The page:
Weight watchers! How to stop worrying excessively about your weight
Avoid weighing yourself more than once every fortnight Listen to and trust your body — it is unique, and what works for others isn’t necessarily best for you Don’t take your body-image cues from social media There is no perfect weight, but a steady improvement in performance will show you are healthy — if necessary, take a break to recalibrate Keep enjoying cycling — it’s a pleasure, not a chore Retain a cycling/life balance — you need to relax and enjoy treats sometimes
Dexa and BodPod scanning is the only failsafe way to accurately measure body fat percentage, but it’s expensive — and besides, is it really worth it?
Given the high cost of accurate and useful measuring devices, amateur riders are better off listening to their bodies rather than shelling out on expensive machinery. Despite the number of electrical impedance devices now available to the consumer, offering cheap access to body composition data, the more accurate devices come at a premium price.
That said, there is a cost-free and very reliable alternative, as Bryan notes: “Personally, I think the best home method to monitor body fat percentage is to simply check yourself in the mirror. You could take pictures to monitor progression. Body calipers are also a great and cost-effective tool.”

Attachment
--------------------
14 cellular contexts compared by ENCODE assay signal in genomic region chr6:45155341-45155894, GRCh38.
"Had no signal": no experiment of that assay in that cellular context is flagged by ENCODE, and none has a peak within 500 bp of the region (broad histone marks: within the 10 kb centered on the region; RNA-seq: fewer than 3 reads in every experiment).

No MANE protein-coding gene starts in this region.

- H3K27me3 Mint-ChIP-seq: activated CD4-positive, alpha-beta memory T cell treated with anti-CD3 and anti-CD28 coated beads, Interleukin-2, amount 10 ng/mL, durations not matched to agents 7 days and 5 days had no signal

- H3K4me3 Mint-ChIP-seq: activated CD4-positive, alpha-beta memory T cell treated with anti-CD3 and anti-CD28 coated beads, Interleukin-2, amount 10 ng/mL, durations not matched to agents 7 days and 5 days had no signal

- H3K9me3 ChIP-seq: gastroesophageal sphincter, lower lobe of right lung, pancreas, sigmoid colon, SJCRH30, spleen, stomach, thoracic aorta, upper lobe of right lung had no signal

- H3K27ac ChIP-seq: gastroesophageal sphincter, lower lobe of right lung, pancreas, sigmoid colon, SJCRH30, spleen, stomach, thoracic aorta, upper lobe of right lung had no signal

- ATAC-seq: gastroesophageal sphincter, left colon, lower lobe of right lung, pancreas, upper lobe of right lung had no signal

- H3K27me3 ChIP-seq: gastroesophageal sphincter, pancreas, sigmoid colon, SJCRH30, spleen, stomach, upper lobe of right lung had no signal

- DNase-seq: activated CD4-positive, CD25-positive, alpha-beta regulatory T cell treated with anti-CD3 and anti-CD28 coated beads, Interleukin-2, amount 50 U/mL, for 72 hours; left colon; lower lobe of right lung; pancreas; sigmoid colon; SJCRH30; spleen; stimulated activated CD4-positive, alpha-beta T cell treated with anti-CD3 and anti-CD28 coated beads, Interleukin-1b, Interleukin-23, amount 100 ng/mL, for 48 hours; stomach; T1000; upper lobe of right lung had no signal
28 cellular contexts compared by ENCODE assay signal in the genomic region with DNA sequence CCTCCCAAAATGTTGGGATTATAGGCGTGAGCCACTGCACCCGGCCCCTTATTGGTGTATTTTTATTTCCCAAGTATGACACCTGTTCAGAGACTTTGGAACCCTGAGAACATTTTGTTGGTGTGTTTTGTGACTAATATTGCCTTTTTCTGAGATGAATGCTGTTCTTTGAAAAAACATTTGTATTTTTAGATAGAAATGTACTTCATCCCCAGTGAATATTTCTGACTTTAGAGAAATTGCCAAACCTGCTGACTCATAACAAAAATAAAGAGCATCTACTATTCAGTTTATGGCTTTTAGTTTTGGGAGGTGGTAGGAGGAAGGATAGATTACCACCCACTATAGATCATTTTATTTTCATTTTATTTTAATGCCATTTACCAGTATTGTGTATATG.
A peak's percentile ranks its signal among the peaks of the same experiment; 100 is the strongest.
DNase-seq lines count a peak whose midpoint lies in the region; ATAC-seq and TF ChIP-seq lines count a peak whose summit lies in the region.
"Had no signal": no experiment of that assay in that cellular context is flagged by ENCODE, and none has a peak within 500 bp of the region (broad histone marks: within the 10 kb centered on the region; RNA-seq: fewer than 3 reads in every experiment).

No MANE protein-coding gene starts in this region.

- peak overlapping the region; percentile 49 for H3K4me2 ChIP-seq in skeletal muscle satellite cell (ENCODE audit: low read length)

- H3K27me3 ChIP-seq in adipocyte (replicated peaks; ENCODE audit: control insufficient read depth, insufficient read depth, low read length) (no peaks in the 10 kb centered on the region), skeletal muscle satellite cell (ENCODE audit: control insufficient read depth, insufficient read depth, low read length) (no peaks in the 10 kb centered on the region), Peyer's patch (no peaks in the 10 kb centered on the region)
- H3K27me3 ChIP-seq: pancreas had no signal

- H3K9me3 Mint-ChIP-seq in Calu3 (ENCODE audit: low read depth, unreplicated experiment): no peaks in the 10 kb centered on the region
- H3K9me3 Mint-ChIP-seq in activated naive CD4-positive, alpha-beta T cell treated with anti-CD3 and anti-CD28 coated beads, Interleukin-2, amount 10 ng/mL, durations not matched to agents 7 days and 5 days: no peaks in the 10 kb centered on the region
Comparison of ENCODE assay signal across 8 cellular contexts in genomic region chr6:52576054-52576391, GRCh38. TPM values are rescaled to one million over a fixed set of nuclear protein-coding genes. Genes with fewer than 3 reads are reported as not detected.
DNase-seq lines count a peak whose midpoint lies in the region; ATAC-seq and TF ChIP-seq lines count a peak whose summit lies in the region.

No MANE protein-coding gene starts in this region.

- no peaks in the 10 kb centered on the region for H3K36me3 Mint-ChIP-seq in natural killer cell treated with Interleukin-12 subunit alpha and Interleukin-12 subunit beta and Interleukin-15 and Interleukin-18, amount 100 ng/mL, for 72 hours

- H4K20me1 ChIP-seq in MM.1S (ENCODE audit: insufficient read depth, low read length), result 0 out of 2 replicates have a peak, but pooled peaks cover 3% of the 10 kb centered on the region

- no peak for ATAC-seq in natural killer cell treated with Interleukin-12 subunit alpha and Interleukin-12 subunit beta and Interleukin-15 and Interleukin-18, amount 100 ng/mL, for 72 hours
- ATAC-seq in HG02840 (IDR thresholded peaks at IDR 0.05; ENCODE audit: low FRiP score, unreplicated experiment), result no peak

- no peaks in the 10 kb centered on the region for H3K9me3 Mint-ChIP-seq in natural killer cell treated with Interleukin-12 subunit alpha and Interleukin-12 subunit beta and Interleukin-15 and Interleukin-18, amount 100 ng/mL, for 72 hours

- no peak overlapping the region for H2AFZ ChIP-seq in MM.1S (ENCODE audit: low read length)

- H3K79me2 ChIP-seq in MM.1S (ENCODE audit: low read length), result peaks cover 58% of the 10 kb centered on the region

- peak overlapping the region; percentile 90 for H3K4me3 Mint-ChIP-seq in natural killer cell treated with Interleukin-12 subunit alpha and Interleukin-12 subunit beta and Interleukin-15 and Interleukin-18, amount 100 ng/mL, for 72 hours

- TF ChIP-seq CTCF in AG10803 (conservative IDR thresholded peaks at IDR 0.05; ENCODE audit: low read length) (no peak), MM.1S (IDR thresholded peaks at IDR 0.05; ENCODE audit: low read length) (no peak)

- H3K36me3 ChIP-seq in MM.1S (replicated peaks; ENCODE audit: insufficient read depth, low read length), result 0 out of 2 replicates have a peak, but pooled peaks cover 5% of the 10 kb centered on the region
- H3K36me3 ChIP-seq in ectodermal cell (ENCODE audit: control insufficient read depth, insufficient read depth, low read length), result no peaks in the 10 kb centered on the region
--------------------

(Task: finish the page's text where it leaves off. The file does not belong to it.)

While there exists the temptation for cyclists to emulate their heroes, whether riding the same training roads or buying the same bikes, attempting to imitate the physiology of your favourite GC rider is best avoided.
“At times it can be helpful to track body fat/body composition,” says Kordi. “However, my advice for the majority of athletes, from amateur to elite, would be: get the basics right, which is as simple as eating and training well.
"Most athletes know what shape they are in from their diet and the volume and type of training they have been doing. I would not recommend using home monitors such as bioelectrical impedance, as their validity and reliability aren’t guaranteed.”
More important than simply measuring body weight is the interplay between weight and power — as emphasised by Millar: “If you increase your power-to-weight, you’ll go faster up hills, but if that correlation goes wrong and you lose power as a result of losing weight, then the dieting was pointless.”
Watchfulness or obsession?
The experts’ assertions that riders should listen to their bodies rather than investing in costly measuring devices is sound advice, but there are times when trusting one’s own judgment isn’t so easy — for example, when training and diet control become obsessive.
In my case, looking back, I can see that there was a period of time when my approach to training and diet veered towards obsession. When I discovered my ability to climb, I gained confidence, and this confidence, combined with continuing weight loss from regular training, led me to believe that losing weight was key to ever-improving climbing performance. If I wanted to keep getting faster, I thought, I’d need to monitor everything I ate and drank.